If, fifteen years ago, you had predicted that documentary work would come to make up a large and influential strand of contemporary art, the idea would have seemed absurd. It would have been said that documentary had surely had its day, perishing with the liberal politics that had nourished it; and along with it, naïve ideas about humanitarian reform and the ability of visual representation to capture reality. Yet documentary work, often of an explicitly political character, and made particularly in photography and video, is now increasingly common on the global biennial scene.There are three linked reasons behind this striking change: economic, technological and political.
- Economically, the growth of the biennial scene is part of the general globalisation of contemporary art. As artists from many nations outside of the US and Western Europe came to prominence, they often brought with them distinct political positions and perspectives that were quite alien from those of the old art world centres.
- Technologically, it has become much easier and cheaper to make high-quality photography and video, and the media landscape has been changed beyond recognition by mass participation through social media.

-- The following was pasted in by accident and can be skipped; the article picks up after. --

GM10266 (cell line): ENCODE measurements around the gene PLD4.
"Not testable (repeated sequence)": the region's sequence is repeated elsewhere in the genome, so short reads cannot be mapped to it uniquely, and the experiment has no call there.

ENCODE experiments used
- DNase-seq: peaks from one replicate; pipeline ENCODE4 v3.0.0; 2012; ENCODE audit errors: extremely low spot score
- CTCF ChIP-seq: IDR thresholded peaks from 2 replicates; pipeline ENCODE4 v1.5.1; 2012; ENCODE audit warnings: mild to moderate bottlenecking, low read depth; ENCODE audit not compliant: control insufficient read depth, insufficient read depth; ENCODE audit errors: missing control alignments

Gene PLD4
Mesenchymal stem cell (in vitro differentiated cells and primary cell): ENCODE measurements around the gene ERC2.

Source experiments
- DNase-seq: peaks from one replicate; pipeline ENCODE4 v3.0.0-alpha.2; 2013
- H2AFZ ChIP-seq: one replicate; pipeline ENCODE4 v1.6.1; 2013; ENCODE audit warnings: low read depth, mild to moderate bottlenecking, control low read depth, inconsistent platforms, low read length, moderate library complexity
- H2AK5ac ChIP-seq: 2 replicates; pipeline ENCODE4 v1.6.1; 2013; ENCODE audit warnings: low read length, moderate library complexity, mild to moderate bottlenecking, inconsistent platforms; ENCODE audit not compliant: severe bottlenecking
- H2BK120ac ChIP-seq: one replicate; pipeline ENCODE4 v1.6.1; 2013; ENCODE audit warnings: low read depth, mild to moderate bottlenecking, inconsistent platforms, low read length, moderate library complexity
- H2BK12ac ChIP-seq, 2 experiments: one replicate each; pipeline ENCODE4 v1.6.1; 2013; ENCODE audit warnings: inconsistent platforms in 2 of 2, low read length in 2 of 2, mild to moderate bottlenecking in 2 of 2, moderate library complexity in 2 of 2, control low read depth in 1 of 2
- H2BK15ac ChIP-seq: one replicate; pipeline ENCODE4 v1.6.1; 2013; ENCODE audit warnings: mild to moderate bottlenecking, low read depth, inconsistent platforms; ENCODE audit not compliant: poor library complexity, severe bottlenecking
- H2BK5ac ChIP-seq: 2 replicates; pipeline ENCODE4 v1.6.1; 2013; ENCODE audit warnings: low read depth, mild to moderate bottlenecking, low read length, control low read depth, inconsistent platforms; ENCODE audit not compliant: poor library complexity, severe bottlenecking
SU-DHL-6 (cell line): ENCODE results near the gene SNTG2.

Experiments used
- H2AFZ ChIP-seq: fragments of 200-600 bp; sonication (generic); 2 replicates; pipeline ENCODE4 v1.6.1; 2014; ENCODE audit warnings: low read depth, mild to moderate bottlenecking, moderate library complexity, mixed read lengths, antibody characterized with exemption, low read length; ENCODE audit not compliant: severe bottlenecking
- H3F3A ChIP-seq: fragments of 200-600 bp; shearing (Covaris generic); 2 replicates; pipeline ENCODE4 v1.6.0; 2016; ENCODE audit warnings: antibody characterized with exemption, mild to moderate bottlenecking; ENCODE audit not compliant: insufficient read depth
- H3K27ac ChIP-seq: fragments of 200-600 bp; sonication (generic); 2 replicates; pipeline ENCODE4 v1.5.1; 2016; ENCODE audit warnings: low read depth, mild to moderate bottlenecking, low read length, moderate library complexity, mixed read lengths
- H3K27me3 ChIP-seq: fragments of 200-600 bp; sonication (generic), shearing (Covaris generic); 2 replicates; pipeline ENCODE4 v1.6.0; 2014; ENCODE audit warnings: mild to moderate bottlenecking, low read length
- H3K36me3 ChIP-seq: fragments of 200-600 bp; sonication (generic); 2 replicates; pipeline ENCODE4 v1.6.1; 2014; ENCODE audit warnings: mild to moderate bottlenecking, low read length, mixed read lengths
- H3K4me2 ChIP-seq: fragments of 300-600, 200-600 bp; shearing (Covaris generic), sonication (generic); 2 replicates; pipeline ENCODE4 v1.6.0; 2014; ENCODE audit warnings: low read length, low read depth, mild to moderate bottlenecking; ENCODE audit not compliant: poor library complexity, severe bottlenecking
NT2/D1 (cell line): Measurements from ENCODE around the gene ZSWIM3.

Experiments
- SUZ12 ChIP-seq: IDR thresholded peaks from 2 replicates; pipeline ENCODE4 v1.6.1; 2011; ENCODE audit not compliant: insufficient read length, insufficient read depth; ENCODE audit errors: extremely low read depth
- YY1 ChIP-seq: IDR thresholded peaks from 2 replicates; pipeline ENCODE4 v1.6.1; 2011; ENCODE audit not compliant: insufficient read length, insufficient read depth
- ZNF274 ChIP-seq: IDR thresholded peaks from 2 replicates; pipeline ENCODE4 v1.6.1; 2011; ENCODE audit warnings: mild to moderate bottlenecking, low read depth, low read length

- Politically, given the events of September 11, 2001 and the conflicts that followed, politics and its representation were pushed violently to the fore.
This course will explore that transformation, and the contrasting theoretical, political and economic accounts of its causes. It will examine the great variety of work made under the broad term ‘documentary’, and the political, aesthetic and rhetorical affinities of the term. It also considers the theories and history of documentary, from its first heyday in the 1930s through to the present.The rise of a documentary tendency in contemporary art has been accompanied by a theoretical reconsideration of the once-despised term: we will be reading theorists and historians including Ariella Azoulay, Judith Butler, TJ Demos, Georges Didi-Huberman, Susie Linfield, Jacques Rancière and Susan Sontag. We will be looking at the works of such artists as Ursula Biemann, Adam Broomberg and Oliver Chanarin, Edmund Clark, Haroun Farocki, Omer Fast, David Goldblatt, Alfredo Jaar, Silvia Kolbowski, An-My Le, Trinh T. Min-ha, Walid Ra’ad, Allan Sekula and Hito Steyerl.Throughout the course, we will look closely at critical and theoretical texts, as well as conducting a series of in-depth case studies, focusing on current exhibitions, artists’ lectures and visits to artists or curators. The course includes a study visit to a major biennial or photographic festival in the Autumn or Spring term. Students will be actively encouraged to develop their own research interests in the context of a seminar with a strong collaborative ethos.
Those best suited to this course will have a good background in the history and theories of one or more of the following: contemporary art, documentary, politics, the media, and globalisation. Applications are thus invited from a range of disciplines, and previous study of art history is not a prerequisite.